The Voting News Weekly: The Voting News Weekly for November 27 – December 3 2017

The House Oversight Committee’s subcommittees on information technology and intergovernmental affairs heard testimony from voting experts and election officials about efforts underway to secure vote tabulation devices from potential hacking in the 2018 mid-term elections. While acknowledging efforts underway in many states, the witnesses called on Congress to appropriate funds to help states  buy upgrade voting technology. The witnesses provided a number of recommendations for how to secure election infrastructure in their testimony, including paper ballot voting systems, post election audits, federal certification for voting equipment and training for election officials, and the regulation of voting systems manufacturers.

Politico warned that it may already be too late to make necessary changes. “It’s high-time we got started, and it will be too late soon if there isn’t action,” said J. Alex Halderman, a University of Michigan computer scientist and a leading expert on digitally securing elections. Halderman said it’s probably already too late for the midterms to make many hardware upgrades to voting equipment — such as replacing paperless, touch-screen machines with ones that produce a paper trail — and that there’s only a window of about six to nine months to make the switch in time for 2020, due to the winding procurement process involved.

Maine Secretary of State Matthew Dunlap wrote an oped for the Washington Post explaining why he was suing the Presidential Advisory Commission on Election Integrity. Dunlap observes that what’s remarkable about my lawsuit seeking to obtain the commission’s working documents, correspondence and schedule is that he is a member of the commission.

ElectionlineWeekly published a report on Colorado’s recently-competed risk-limiting post election audit. EAC Chairman Matthew Masterson, who observed the audit, noted “Colorado’s risk-limiting audit provided great insights into how to conduct more efficient and effective post-election audits. The EAC is eager to share some of the lessons learned with election officials across America.”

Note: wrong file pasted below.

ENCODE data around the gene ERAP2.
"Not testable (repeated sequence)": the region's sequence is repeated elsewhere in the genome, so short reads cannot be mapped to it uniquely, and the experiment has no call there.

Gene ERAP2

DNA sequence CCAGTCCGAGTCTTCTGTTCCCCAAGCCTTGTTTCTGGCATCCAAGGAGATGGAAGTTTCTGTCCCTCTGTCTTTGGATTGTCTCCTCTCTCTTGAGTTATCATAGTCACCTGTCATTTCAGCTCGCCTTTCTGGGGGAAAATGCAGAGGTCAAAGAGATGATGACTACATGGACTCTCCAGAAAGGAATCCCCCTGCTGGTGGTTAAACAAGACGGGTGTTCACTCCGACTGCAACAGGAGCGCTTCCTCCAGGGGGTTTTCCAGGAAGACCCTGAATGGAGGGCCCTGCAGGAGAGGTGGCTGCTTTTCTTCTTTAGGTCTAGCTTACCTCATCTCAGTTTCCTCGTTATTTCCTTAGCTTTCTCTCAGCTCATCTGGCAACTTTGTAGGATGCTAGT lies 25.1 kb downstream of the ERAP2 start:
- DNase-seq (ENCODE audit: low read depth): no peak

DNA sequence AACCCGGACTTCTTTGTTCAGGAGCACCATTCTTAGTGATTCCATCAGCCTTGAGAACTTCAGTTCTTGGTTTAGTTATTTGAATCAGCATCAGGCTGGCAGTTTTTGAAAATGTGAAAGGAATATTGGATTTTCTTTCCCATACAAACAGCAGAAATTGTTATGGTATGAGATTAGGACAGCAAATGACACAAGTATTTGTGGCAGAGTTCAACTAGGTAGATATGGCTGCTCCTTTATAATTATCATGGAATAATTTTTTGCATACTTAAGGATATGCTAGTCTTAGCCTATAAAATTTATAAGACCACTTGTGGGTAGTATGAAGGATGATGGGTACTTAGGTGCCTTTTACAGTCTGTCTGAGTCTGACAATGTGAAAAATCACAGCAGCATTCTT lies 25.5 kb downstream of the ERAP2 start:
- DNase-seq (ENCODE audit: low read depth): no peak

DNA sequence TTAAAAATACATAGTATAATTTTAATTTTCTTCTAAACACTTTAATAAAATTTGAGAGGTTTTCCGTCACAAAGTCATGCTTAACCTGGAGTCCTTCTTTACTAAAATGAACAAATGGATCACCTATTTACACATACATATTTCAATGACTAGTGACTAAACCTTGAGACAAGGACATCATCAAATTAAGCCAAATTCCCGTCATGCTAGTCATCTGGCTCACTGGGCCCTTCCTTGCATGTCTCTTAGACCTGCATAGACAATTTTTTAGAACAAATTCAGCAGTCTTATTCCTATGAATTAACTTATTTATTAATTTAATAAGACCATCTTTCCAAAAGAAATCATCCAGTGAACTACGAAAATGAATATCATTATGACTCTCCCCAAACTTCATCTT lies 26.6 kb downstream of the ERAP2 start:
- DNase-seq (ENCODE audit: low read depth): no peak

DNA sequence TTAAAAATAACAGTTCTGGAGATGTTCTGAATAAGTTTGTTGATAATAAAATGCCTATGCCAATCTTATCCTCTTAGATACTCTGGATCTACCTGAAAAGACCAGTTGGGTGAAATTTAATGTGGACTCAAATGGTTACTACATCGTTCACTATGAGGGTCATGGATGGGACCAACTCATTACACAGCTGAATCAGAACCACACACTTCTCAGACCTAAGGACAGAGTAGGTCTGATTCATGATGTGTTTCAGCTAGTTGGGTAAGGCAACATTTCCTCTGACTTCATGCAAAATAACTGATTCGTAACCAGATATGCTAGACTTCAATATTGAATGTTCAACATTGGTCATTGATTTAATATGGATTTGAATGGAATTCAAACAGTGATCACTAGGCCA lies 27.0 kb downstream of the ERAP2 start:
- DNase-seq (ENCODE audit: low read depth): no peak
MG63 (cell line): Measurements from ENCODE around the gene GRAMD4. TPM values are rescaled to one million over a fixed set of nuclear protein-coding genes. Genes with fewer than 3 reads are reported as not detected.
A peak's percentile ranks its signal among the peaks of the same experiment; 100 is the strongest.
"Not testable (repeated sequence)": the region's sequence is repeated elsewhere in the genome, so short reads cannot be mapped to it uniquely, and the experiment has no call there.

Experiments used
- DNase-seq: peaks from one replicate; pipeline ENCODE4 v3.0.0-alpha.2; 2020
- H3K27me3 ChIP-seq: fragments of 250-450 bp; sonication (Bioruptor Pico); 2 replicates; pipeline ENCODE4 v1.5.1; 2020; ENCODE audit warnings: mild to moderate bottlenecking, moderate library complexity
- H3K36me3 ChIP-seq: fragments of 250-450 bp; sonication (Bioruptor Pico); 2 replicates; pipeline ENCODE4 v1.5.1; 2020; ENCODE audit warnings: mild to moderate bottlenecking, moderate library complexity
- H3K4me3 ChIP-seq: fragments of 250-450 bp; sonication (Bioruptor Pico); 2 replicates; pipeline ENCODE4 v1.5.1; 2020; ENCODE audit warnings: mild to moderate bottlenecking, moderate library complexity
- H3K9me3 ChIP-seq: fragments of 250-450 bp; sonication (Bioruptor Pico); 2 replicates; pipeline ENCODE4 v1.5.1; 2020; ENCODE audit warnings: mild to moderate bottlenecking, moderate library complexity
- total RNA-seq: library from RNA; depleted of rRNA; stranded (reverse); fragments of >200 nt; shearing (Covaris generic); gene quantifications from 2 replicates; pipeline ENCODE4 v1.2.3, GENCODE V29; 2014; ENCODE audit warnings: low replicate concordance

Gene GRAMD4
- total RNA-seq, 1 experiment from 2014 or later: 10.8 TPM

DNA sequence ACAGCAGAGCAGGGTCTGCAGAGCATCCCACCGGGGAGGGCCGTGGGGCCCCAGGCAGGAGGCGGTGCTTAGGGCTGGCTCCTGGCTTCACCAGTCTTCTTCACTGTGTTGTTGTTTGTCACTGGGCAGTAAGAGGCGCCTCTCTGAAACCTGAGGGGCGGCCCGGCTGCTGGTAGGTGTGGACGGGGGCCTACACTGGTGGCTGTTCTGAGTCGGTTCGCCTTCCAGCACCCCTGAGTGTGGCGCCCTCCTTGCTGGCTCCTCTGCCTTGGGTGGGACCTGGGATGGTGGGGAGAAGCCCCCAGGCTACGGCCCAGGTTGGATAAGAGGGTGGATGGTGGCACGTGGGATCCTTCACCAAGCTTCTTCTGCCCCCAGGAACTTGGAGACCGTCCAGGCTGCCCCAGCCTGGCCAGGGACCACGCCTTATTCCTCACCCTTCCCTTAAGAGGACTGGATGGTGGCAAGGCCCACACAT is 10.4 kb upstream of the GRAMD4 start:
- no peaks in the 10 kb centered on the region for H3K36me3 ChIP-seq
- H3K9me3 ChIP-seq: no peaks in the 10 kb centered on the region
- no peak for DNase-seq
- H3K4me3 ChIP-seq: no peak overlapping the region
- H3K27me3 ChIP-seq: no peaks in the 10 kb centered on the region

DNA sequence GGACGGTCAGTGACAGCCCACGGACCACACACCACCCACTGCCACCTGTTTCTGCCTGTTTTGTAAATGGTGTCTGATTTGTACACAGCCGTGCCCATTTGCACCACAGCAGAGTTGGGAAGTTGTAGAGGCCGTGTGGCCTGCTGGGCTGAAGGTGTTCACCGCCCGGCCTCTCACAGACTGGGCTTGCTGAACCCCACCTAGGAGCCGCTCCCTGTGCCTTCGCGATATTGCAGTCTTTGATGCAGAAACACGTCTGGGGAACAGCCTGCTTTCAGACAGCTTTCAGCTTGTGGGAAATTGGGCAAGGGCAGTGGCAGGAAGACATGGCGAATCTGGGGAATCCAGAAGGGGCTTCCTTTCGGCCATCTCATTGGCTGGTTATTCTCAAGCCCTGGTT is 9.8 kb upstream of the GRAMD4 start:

Legislative hearings were held in Georgia to consider replacements for the state’s aging Diebold touchscreen voting machines. Lawmakers heard from representatives of three voting system manufacturers, who presented paper ballot systems and ballot marking devices. Verified Voting’s Susan Greenhalgh recommended that Georgia follow the lead of other states in opting for systems that use paper ballots marked by hand and rather than ballot marking devices for al voters.

At an Assembly hearing in Manahttan the New York Board of Elections officials said they would be seeking $27 million for the upcoming fiscal year — nearly $15.5 million more than the current year — to help enhance security as well as update the state voter registration and campaign finance systems.

Texas appears to have decided not to appeal an August federal appellate court ruling against the state’s restrictions on language interpreters in polling places. At issue in the case was an obscure provision of the Texas Election Code that required interpreters helping someone cast a ballot to also be registered to vote in the same county in which they are providing help.

A Wisconsin legislative panel heard arguments on a proposal to allow in person early voting in the state. Until now the state has allow voters to deliver absentee ballots to a county election office in advance of election day, but new legislation would give counties the option of providing optical scanners to scan paper ballots and store the votes electronically until they can be counted on election day.

Bolivia’s highest court ruled against the country’s presidential term limits allowing Evo Morales to run for fourth term. The court decision, which is final and cannot be appealed, spared protests from opposition supporters.

After a week of upheaval and uncertainty, German Chancellor Angela Merkel turned to her old coalition partners the Social Democrats raising the prospect of another “Grand Coalition” like the one that has led the country since 2013.